Reading over J. F. Patenaude's note, and the smartmon howto:
I was wondering whether running e2fsck with the bad blocks
flag is all that is needed?
# umount /dev/hdb1
# e2fsck -c /dev/hdb1
If the bad block test encounters an error
during the read step of the non-destructive read/write test, will it
attempt to write back a block filled with zeros? Or will it just stop
in its tracks and mark the block as bad?
I could see where badblocks probably just returns back the block in
error so that e2fsck can check to see if the bad block is inside of
a file, and in that case, move it to lost+found, or whatever it does
in that situation. Otherwise if badblocks wrote back a zero block,
and this cleared the error, then e2fsck would be unaware of the fact
that the error appeared inside of a file.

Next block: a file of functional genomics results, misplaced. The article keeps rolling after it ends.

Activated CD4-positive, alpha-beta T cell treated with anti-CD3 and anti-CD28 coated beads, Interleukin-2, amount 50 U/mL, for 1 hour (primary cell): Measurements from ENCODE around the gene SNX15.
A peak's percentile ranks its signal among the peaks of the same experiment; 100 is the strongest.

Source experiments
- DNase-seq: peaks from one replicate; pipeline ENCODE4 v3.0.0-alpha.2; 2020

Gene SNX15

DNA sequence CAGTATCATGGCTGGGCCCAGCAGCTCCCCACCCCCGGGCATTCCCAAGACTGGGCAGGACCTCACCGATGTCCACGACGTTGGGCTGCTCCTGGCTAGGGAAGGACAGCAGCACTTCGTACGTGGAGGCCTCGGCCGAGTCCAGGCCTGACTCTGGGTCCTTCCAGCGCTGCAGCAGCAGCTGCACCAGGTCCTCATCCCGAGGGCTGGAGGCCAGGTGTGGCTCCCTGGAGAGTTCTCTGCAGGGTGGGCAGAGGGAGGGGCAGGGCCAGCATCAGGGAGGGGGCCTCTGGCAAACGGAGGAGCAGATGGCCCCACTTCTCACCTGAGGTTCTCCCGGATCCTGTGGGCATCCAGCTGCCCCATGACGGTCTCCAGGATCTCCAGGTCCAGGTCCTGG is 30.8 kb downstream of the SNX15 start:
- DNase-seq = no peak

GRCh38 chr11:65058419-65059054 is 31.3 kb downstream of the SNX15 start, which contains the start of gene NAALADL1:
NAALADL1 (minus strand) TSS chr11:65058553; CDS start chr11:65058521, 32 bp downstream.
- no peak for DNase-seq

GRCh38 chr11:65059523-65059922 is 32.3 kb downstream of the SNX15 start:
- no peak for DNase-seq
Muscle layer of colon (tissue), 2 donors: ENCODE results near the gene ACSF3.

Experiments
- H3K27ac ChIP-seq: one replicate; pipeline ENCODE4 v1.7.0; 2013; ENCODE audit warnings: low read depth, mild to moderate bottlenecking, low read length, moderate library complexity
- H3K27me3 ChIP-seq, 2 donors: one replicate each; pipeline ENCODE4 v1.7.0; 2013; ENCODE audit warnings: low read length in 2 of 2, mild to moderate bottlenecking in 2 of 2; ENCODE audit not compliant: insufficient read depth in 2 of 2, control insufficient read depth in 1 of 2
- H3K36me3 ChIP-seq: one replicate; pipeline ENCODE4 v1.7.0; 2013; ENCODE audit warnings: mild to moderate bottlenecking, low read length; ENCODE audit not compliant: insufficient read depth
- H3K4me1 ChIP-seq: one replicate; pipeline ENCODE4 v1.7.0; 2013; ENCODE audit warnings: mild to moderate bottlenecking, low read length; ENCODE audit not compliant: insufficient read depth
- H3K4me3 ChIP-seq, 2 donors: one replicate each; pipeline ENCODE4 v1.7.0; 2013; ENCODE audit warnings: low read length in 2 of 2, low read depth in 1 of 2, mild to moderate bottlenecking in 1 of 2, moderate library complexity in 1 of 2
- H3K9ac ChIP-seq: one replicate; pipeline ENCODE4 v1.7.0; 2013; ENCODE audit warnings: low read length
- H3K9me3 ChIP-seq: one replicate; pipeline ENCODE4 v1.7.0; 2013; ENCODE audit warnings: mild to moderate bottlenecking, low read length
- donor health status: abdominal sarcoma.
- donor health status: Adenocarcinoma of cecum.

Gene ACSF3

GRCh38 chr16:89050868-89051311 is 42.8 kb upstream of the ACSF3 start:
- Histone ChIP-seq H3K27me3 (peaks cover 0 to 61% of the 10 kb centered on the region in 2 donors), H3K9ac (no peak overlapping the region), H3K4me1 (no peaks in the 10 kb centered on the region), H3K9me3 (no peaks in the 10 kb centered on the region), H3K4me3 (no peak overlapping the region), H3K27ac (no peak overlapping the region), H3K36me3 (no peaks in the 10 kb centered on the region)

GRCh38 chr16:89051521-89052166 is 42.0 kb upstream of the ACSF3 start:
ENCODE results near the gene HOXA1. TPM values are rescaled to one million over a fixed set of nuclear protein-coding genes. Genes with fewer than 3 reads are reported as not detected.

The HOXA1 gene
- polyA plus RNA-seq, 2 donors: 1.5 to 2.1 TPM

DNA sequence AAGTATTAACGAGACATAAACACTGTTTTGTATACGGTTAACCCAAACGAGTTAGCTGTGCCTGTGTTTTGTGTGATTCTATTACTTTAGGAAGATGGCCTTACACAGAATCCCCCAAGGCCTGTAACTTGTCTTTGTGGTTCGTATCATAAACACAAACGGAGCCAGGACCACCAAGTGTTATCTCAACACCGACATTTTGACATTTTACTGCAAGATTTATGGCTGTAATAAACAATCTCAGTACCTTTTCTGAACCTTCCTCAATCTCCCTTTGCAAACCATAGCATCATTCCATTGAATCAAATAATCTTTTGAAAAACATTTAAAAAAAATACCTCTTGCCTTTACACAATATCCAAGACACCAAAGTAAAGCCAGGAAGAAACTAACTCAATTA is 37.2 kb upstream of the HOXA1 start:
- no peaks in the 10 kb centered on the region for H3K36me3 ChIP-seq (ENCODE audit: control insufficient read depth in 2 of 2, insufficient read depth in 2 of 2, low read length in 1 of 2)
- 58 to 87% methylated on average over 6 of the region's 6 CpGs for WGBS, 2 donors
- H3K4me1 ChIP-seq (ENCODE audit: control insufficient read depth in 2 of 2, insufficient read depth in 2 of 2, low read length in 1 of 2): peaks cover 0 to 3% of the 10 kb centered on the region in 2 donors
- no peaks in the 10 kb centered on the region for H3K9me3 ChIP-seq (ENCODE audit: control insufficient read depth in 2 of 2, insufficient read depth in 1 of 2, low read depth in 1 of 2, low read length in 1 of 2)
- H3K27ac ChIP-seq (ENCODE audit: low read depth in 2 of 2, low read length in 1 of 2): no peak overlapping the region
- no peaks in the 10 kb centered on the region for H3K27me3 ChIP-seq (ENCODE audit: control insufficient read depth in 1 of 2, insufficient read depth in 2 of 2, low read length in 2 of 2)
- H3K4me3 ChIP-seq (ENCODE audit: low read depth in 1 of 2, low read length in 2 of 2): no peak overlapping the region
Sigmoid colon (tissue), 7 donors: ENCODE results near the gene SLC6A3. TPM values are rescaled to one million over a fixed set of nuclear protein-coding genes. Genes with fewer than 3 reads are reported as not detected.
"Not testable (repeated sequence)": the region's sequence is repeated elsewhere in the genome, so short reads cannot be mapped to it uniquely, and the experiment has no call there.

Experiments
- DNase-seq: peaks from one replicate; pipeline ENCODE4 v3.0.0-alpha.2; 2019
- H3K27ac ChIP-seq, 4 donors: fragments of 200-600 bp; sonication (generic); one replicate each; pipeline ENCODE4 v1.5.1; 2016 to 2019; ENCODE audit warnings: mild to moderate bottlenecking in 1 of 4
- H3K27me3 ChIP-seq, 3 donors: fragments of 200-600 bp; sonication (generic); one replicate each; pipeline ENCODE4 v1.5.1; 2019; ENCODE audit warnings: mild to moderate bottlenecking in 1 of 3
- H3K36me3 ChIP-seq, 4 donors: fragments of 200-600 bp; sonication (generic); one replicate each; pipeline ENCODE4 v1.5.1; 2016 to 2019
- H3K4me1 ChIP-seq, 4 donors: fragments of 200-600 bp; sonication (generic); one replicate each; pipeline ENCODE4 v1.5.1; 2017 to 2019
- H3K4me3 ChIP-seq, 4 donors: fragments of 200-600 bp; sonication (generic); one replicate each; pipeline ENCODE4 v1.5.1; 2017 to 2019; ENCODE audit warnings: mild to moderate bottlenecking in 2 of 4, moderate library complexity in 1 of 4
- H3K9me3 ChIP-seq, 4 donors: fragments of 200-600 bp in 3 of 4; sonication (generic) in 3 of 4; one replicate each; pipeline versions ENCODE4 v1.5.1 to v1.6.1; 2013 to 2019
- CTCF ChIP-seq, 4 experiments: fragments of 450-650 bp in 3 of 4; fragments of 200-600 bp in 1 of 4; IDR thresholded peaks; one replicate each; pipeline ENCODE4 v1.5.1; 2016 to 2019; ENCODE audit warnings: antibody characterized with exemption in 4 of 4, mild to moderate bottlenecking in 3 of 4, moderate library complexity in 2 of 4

Once e2fsck and badblocks have done their thing, and assuming that
badblocks didn't write back a zero block, we might safely be able
to zero out the block that the SMART diagnostics are complaining
about, since presumably e2fsck has attempted to recover what it
can of the file/inode/superblock, and any bad blocks have been marked.
Once we zap the block, and hopefully it is relocated to an alternate
sector, we can safely run 'e2fsck -c' again, and perhaps our
bad block(s) can now be safely used again.
BTW, I think the safest thing to do is probably to run e2fsck -c,
then backup the entire file system, and rebuild the file system,
first running the destructive read/write test (by specifying -c twice
on the mke2fs command), and rebuild and reload the file system.